The academic transition process in Kirriemuir was subject to a review by Education Scotland in the 2015/16 school year.
The review was one a new range of approaches by Education Scotland, and explored how well the arrangements for transitions from one setting to another are supporting children and young people in their learning and helping them to achieve as highly as possible.
Following the inspection, a spokesperson for Education Scotland said: “We have confidence that, in the Kirriemuir neighbourhood, most of the transition arrangements are ensuring continuity in learning for children and young people as they progress from early years through school and beyond. We found interesting practice which we have highlighted throughout the report.
“Our Area Lead Officer will maintain contact with Angus Council to monitor progress on addressing the aspects for development identified in this report.”
Inspectors looked at various aspects during their review in June 2016, including ho well children and young people are supported to learn and achieve in this neighbourhood; how well the curriculum supports learning and achievement; and how well transition arrangements support progression in learning.
In the report, published this week, inspectors found that the transition arrangements ensuring continuity in learning in Kirriemuir.
Under the first question, the report stated: “Arrangements for the pastoral transitions for children starting nursery and then moving on to primary are strong overall across the cluster of schools and early learning and childcare (ELC) settings.”
Discussing the transition to secondary school, the report noted: “Parents and children are positive about how well the particular needs of children rural schools are met at times of transition and the range of steps taken by teachers at Webster’s High School to support them. In all primary schools, children benefit from meeting the secondary school guidance teacher prior to moving into S1. Effective transfer of information on individual children supports this transition well.”
However, the report outlined that there is not a “clear enough understanding” of learning progress from S1 to S3.
For pupils at secondary school attending college programmes, the report highlighted the good working partnership between Webster’s and D&A College. It said: “There is effective practice in support young people who attend college programmes. Pastoral care staff from Webster’s High School visit young people in the college, offering support and developing their own understanding of what young people are gaining from their college experience.”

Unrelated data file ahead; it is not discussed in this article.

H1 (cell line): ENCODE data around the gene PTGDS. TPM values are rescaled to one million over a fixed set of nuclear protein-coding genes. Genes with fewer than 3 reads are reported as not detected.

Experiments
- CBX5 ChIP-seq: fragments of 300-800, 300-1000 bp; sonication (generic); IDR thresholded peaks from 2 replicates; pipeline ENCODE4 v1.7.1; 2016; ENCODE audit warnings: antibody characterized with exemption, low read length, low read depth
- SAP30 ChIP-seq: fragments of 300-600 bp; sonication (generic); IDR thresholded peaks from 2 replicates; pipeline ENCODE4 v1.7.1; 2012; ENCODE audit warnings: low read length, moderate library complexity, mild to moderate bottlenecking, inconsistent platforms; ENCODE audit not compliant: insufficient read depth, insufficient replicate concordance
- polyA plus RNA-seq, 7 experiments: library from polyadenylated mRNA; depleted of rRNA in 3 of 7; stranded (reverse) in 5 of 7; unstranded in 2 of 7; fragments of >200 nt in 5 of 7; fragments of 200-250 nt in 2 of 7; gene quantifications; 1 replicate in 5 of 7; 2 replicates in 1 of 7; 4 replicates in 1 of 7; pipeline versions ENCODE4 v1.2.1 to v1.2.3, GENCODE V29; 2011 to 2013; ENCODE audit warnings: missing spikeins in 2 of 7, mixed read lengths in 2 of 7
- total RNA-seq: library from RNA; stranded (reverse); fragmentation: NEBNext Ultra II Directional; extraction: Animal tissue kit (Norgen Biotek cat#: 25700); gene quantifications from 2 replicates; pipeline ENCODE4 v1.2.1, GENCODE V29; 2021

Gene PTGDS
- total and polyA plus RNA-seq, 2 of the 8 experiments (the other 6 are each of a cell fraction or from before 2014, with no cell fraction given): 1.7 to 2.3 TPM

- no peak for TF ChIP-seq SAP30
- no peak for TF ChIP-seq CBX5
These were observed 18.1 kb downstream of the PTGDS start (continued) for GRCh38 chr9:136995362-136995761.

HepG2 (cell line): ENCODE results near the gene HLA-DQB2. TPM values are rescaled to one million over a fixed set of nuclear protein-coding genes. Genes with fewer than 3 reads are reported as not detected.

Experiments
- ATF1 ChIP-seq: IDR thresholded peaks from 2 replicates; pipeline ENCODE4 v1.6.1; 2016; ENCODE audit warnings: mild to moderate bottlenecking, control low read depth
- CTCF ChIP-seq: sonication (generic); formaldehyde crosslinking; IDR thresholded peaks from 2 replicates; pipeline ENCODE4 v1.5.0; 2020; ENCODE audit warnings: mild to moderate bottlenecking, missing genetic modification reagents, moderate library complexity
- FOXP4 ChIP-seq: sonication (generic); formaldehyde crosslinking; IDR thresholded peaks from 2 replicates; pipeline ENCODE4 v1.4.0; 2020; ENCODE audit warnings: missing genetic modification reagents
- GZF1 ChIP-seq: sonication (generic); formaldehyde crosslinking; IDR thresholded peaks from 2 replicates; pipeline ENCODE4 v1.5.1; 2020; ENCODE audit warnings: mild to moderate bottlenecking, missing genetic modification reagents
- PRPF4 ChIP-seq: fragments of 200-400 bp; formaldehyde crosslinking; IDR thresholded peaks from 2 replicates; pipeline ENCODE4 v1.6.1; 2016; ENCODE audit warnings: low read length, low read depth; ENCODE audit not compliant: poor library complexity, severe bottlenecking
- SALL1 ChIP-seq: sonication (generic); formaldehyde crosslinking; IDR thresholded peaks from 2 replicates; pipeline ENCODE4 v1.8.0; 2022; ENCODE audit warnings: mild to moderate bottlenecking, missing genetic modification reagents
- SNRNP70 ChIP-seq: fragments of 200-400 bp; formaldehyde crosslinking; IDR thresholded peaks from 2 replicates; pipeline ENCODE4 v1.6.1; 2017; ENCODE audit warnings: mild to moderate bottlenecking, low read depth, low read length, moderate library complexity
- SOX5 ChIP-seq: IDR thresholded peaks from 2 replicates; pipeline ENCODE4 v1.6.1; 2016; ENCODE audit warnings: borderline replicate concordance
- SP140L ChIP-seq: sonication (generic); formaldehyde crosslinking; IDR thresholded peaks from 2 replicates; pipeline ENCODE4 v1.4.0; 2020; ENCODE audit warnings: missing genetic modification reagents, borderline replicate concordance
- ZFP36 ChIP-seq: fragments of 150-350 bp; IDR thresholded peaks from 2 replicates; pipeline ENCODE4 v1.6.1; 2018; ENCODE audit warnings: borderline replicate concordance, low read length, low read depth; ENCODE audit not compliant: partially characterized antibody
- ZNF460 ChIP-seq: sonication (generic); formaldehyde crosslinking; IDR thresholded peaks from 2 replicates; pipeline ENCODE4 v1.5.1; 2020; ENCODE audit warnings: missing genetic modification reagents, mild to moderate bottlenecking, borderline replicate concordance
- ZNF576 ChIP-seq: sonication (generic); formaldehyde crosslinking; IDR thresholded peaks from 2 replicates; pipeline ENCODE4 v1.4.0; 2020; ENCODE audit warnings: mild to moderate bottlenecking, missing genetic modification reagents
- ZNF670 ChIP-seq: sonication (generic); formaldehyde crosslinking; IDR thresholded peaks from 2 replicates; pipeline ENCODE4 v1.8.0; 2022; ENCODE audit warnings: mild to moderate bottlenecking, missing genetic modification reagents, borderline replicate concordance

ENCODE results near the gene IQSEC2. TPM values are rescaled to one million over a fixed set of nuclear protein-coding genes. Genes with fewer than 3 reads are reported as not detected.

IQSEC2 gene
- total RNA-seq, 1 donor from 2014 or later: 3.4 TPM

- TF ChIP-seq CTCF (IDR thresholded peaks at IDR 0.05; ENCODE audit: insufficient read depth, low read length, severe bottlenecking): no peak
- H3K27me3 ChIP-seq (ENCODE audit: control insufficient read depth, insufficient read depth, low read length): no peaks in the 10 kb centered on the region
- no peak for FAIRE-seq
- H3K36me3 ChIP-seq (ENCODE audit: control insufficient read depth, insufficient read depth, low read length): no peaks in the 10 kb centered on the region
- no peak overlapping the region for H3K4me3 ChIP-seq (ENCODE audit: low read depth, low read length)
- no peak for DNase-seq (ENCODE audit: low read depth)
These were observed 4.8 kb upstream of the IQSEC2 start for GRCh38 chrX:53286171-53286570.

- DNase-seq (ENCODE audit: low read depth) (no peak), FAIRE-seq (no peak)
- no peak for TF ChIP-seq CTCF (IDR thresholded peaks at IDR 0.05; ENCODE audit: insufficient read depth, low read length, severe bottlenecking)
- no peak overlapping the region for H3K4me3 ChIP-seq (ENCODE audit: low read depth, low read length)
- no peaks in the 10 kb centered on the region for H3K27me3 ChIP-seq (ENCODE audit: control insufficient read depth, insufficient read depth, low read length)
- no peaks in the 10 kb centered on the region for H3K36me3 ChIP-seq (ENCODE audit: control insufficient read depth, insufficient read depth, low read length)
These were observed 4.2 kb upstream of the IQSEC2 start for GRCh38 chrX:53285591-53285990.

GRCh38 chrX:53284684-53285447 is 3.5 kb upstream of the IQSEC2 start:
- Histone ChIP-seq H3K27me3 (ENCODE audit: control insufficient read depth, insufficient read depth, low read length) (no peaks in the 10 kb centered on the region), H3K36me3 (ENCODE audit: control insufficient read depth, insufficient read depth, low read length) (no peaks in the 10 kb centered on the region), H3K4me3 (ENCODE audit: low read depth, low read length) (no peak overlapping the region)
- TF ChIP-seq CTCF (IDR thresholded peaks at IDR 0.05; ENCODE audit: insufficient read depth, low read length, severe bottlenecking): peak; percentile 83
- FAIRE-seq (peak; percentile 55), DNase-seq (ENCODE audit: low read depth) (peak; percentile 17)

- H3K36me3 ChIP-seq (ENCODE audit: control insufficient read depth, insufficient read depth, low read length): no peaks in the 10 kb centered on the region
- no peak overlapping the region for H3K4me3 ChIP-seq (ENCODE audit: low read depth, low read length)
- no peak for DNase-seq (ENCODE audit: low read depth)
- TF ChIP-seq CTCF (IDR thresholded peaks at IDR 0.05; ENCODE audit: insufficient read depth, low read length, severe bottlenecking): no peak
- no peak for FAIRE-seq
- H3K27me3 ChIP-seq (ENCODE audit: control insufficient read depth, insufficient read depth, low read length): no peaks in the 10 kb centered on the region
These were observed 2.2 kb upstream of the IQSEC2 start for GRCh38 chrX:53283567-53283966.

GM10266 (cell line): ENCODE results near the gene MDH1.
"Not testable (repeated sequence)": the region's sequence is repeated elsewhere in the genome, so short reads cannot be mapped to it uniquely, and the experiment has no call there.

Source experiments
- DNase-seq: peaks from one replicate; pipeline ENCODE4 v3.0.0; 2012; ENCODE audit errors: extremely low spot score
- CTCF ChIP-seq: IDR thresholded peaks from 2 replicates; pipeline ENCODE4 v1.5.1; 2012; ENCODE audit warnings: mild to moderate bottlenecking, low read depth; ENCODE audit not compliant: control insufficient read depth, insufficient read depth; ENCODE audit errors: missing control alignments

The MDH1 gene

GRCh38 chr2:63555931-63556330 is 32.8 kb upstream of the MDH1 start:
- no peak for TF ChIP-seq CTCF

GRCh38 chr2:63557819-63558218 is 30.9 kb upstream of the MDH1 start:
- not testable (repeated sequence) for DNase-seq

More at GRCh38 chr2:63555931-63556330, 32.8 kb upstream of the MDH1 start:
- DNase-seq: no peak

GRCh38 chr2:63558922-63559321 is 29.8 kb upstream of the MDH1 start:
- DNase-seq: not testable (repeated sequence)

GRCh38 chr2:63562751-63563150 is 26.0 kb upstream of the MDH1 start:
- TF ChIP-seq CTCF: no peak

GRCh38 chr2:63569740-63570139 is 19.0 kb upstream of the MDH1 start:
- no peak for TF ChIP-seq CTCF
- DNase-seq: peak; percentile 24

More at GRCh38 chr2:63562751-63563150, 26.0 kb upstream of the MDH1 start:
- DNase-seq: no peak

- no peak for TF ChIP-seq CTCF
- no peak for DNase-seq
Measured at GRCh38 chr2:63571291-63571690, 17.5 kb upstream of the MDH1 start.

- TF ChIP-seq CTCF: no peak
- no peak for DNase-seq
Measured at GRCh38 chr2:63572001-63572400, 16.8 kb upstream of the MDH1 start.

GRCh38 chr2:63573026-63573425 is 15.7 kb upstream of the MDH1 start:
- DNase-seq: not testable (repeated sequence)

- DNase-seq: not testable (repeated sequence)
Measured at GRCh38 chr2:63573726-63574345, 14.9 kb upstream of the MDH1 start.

The report also noted that transition out of Webster’s for S4 to S6 pupils are “well organised”, with the school providing events like university open days, college taster days, work experience and careers conventions.
Inspectors noted that better provision for travel form school to college would help transition, noting: “Young people from Webster’s High School, in the early few weeks of their course, are disadvantaged by the distance they have to travel and the summer bus timetable.”
For the question on how the curriculum supports learning and achievement, it was noted that at ELC classes that are part of primary schools, there are good opportunities for shared learning.
However at a primary level, the report said: “All schools are using the Angus Council progression pathways and standards to support planning for the curriculum in such a way that allows children to build on their previous learning. However, the approach to curriculum planning is at different stages of development across the primary schools. This is leading to inconsistent experiences for children across the cluster of primary schools.”
At secondary level inspectors said: “Webster’s High School has identified the need to review the curriculum from S1 to S3 to ensure it meets the needs of all learners. Staff have identified the need to develop learning pathways for different groups, including the lowest- and highest-attaining young people.”
Under the question of arrangements support progression in learning, the report noted that in early learning establishments, the arrangements are “effective”, but private and voluntary partner providers need more support.
For primary levels, in the best practice across the schools visited, inspectors found “very effective approaches to ensure children build on prior learning”.
The report also suggested that primary schools and Webster’s continue to establish links between subject departments and primary schools to “ensure a shared understanding of expectations around children’s and young people’s levels of attainment”.
The full report can be found on www.education.gov.scot/what-we-do/inspection-and-review under ‘Neighbourhood Review.